A couple of weeks later I found myself with five apps sitting on a second page of my home screen. I kept the first screen blank because I wanted to keep as close to the idea as possible, but I wanted these apps available without having to search for them. They all fell into one category. Entertainment, or more specifically video services (iPlayer, YouTube, etc) to stream content to my Chomecast or Apple TV.
I’ve now made another change and introduced 8 apps which I use so regularly it’s worth bringing them back to the my home screen to make accessing them more convenient. My iPhone still feels much calmer and focused than it did, but it’s not quite as a peaceful as a blank home screen used to be.
You can see the difference, I’ve gone from three screens with lots of app and folders on each, to two screens each with a clear use case.
I’ve made a change to the three apps that sit in my dock. Tweetbot remains, although I actually do all my posting to the service through this site, I still interact on the service a lot and find some great content to save and read.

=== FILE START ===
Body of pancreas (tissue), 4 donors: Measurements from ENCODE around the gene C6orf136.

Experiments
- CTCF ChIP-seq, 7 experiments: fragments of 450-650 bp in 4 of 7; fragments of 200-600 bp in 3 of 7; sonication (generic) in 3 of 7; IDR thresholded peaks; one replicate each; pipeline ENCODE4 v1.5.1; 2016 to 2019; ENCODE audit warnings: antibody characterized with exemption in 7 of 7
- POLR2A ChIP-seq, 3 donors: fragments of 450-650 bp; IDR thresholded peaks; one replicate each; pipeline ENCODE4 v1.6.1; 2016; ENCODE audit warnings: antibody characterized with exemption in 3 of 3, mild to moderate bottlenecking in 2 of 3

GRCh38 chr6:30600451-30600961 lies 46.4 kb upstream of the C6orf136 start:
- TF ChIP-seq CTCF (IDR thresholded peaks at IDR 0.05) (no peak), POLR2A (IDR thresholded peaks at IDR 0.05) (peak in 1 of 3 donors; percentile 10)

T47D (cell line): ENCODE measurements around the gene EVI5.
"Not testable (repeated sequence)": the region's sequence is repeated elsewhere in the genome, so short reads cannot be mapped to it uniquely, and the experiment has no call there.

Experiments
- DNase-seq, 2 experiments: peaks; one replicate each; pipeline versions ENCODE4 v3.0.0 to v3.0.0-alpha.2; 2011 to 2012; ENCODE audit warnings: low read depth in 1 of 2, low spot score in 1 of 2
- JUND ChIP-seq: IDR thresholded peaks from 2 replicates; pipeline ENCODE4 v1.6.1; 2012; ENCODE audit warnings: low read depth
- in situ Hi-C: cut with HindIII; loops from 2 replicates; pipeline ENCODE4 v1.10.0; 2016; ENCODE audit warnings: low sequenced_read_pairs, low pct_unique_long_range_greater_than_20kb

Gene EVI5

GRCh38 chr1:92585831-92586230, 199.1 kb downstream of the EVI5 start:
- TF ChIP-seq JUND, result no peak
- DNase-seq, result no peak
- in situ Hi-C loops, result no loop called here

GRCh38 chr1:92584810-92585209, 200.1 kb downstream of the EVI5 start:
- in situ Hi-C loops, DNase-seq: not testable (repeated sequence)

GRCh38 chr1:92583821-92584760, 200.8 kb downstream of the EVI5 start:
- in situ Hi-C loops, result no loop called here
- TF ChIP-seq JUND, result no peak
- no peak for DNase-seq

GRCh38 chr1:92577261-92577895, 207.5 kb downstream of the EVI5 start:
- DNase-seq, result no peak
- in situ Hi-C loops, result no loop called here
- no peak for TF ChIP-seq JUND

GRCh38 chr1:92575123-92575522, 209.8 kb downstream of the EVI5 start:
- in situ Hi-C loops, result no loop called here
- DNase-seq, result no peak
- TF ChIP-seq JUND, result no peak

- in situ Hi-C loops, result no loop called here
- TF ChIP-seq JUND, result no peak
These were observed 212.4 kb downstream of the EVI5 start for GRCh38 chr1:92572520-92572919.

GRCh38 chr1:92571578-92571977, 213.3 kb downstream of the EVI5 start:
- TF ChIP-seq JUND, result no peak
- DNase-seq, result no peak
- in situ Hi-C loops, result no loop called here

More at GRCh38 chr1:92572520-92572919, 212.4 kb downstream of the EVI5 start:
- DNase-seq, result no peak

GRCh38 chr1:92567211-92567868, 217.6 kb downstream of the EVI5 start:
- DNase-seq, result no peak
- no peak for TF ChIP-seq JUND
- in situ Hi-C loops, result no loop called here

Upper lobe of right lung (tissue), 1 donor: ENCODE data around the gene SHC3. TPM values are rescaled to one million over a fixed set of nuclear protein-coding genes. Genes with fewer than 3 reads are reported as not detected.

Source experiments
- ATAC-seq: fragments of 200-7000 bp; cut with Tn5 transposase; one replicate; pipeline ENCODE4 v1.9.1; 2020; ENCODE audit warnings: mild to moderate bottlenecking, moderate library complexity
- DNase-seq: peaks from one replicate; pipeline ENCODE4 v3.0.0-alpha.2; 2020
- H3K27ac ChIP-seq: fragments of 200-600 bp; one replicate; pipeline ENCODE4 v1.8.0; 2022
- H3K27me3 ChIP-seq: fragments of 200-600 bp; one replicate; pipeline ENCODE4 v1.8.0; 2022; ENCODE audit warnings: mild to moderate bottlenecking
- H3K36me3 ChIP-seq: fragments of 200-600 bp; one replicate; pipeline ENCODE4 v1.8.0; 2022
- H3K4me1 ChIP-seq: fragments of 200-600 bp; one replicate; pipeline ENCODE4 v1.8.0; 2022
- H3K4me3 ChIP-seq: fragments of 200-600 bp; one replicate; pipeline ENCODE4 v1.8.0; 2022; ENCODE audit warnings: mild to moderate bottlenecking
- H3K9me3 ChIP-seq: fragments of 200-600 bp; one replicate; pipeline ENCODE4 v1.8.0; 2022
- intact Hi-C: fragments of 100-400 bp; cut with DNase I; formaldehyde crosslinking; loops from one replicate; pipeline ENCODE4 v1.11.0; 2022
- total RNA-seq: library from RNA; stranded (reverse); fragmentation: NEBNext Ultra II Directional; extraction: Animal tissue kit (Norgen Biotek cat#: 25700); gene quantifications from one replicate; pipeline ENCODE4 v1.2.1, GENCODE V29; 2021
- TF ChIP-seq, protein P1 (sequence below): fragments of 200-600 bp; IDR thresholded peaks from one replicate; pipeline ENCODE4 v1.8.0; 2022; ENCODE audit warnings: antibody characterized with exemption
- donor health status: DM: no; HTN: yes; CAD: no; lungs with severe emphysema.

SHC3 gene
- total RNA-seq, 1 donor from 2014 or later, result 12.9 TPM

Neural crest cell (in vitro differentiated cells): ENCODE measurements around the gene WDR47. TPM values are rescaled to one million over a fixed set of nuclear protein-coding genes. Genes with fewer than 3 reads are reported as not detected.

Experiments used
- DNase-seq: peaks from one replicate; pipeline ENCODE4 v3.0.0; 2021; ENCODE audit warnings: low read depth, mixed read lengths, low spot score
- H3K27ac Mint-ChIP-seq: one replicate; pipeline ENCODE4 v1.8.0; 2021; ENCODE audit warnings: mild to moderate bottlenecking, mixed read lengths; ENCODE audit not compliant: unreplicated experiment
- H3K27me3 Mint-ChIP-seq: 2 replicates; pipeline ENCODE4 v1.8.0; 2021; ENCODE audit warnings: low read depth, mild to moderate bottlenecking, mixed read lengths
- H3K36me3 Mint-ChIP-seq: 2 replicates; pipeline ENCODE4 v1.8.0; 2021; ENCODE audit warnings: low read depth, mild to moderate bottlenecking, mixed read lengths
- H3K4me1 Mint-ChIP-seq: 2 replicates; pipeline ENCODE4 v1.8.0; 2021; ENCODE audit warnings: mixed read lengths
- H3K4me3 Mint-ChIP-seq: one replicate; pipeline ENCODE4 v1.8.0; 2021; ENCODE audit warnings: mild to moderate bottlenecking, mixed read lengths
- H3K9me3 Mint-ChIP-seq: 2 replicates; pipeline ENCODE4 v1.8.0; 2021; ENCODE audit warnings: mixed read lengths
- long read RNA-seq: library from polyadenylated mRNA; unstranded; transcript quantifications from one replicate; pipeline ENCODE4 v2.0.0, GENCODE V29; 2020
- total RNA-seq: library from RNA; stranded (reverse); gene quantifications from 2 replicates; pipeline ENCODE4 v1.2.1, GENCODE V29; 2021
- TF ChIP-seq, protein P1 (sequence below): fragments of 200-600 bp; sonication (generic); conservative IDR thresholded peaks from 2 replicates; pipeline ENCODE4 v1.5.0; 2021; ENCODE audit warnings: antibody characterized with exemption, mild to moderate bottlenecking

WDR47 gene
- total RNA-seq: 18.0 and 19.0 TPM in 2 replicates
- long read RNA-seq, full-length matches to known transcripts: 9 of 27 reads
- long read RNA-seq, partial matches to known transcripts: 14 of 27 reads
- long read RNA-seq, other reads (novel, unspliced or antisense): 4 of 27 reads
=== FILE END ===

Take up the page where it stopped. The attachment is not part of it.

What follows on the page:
Messages is fairly self explanatory, thankfully most of my friends and both my parents are iPhone users so I do a lot of communication through iMessage. It’s been a mainstay of my iPhone dock since the day I got my iPhone 3G years ago.
The third app is Things. I’ve used a lot of to do apps over the years, for a long time I was a Things user, but it’s lack of OTA sync was a deal breaker and I moved to OmniFocus for many years. In the last year I’ve returned to Things via a stint with Todoist. In fact I was very happy with Todoist until the launch of Things 3. It’s just a pleasure to use and over the last few weeks I’ve found myself using it a lot more than I realised. Mostly to add things to my Inbox, but also when out shopping and running errands.
Another fairly self-explanatory one, I wear a Fitbit pretty much everyday and it’s companion app keeps things in sync and helps me to keep an eye on how well I sleep and how much I’m moving. One day I hope to replace this with the Health app and an Apple Watch, but that’s a ways off yet.
Being wise with my money is something I am trying to be better at. I’m on a tight budget so making sure I’m saving and keeping money for various bills etc is really important. Since I started using YNAB I’ve found it to be really helpful and need it to check and add transactions too while I’m out and about. It’s the first budget app that’s stuck for me since Cha-Ching many years ago.